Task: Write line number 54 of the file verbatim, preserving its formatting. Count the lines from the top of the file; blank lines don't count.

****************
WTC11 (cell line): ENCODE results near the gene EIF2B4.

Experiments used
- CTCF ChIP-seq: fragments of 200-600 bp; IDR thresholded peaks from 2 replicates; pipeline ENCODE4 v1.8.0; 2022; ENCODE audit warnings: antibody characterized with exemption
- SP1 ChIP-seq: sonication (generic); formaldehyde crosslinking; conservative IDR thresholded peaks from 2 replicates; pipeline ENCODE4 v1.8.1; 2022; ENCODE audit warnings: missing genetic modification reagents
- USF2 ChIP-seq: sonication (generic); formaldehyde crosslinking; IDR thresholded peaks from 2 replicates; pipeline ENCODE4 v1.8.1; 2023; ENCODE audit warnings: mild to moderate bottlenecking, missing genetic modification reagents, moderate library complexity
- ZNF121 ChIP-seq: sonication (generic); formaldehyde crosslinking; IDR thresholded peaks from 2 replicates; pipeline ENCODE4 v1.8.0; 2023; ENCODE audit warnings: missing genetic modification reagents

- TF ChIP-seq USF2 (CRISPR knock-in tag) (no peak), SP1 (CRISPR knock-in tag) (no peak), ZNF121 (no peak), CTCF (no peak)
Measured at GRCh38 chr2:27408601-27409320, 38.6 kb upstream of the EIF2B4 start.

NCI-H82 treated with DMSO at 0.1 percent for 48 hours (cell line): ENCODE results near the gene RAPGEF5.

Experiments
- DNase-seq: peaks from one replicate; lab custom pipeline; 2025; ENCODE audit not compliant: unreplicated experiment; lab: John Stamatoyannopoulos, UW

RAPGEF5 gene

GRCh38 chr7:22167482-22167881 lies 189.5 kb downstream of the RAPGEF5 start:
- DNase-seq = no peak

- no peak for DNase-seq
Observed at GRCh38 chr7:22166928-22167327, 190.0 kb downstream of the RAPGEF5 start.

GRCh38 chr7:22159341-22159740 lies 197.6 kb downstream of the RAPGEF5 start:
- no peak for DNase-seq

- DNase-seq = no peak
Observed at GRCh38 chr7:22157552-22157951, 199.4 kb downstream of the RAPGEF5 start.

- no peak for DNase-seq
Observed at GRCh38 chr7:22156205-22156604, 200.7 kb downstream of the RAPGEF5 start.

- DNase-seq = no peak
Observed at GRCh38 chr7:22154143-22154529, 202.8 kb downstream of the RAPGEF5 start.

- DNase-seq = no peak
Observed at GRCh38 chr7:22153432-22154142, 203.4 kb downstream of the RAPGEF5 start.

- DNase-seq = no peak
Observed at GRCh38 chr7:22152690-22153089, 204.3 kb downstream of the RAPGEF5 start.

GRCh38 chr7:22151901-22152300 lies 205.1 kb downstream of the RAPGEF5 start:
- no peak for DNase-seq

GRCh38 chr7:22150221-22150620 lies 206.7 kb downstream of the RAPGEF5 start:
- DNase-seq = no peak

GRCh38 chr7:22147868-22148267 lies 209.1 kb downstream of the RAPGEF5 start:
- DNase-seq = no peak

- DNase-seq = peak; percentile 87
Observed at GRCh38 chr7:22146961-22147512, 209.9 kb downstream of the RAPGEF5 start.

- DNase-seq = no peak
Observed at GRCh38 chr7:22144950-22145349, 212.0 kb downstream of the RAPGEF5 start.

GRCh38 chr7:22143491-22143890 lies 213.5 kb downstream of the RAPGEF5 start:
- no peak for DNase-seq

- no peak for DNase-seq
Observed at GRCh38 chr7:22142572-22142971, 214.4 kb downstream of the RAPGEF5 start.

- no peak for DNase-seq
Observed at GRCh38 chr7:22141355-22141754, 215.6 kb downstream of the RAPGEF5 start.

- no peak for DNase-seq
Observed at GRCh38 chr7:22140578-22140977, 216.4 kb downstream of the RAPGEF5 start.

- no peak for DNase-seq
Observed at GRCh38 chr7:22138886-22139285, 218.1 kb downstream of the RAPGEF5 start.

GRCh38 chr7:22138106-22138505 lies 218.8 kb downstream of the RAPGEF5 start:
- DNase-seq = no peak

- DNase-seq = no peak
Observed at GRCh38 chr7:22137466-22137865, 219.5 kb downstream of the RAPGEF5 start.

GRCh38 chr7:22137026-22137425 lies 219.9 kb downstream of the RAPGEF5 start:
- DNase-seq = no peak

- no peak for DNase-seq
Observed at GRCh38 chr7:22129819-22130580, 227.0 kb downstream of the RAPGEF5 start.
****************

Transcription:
- DNase-seq = no peak